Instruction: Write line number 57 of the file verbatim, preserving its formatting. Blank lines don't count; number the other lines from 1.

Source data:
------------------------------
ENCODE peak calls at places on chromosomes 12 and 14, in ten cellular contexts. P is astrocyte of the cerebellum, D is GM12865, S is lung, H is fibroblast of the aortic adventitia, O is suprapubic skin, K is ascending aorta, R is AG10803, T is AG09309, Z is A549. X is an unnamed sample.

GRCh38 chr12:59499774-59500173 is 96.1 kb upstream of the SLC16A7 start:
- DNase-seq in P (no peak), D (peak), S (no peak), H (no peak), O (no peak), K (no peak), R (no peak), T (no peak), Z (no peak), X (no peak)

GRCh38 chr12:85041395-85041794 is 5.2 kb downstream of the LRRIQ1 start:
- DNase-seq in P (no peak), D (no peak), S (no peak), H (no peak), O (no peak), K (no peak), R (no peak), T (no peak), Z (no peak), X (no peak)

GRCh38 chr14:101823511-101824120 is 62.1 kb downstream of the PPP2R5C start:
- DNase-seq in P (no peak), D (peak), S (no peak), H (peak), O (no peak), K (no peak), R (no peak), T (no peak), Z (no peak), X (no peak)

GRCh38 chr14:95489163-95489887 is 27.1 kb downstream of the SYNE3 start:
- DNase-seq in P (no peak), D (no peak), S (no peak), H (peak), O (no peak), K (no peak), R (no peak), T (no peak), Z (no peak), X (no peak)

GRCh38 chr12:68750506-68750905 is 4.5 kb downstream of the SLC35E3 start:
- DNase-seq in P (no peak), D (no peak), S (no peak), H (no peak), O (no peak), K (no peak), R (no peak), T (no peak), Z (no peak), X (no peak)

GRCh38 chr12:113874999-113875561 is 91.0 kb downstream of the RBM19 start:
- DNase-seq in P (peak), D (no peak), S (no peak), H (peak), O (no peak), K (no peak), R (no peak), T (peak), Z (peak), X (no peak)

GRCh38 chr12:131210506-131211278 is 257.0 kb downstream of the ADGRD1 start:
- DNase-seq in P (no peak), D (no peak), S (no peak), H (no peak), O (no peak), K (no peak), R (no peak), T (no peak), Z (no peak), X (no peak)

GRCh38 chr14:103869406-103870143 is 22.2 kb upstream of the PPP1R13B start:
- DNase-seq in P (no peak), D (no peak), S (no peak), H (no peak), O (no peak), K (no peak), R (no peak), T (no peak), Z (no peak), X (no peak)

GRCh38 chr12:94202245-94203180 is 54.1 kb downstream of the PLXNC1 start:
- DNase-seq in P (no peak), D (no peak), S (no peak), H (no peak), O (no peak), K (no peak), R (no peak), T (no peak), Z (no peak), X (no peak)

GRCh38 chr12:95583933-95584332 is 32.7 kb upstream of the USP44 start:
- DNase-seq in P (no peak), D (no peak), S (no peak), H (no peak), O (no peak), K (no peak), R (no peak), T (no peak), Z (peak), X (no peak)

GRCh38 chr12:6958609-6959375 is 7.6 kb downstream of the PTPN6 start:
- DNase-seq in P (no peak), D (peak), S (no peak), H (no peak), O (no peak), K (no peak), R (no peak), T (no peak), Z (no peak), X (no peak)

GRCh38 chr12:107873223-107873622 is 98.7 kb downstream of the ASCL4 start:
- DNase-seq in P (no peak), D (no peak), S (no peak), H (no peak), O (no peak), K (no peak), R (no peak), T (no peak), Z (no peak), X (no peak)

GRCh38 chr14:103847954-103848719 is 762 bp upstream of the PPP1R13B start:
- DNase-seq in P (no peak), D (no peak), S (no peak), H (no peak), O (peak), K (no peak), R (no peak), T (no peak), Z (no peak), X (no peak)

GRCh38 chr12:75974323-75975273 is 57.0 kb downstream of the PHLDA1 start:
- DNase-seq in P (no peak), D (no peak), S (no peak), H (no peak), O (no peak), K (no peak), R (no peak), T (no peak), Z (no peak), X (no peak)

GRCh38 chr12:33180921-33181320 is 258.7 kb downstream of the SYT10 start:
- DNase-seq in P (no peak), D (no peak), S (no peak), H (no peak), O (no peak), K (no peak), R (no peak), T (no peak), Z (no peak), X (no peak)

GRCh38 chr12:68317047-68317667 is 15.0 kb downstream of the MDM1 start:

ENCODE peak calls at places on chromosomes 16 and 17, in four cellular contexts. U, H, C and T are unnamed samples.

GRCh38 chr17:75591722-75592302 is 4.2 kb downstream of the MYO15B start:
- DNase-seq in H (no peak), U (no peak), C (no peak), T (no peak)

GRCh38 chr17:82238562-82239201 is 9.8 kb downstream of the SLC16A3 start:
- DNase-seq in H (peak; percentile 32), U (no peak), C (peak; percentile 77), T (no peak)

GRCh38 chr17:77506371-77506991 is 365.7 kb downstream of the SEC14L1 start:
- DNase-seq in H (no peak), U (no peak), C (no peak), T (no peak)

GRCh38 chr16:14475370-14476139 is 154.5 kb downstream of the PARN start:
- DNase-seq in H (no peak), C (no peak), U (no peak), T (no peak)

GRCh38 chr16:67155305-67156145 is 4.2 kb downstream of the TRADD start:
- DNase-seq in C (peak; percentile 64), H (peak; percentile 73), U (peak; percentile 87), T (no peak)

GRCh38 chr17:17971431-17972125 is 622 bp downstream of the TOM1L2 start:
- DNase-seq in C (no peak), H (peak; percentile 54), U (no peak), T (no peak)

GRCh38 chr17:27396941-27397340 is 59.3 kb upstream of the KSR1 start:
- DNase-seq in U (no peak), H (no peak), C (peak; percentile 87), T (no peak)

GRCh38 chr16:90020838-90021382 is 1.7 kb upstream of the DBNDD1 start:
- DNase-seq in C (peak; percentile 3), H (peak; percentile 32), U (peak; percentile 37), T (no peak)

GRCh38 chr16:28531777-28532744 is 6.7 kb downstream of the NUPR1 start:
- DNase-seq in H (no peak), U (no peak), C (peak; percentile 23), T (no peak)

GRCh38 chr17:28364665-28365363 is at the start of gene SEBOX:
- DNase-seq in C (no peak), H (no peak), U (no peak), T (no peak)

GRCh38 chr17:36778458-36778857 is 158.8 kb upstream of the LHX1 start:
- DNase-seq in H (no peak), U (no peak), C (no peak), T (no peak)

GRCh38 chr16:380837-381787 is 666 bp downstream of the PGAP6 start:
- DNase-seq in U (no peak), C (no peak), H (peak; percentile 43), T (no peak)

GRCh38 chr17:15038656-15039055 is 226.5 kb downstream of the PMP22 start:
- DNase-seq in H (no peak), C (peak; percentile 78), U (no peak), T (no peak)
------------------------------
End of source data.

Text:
- DNase-seq in U (no peak), C (no peak), H (peak; percentile 43), T (no peak)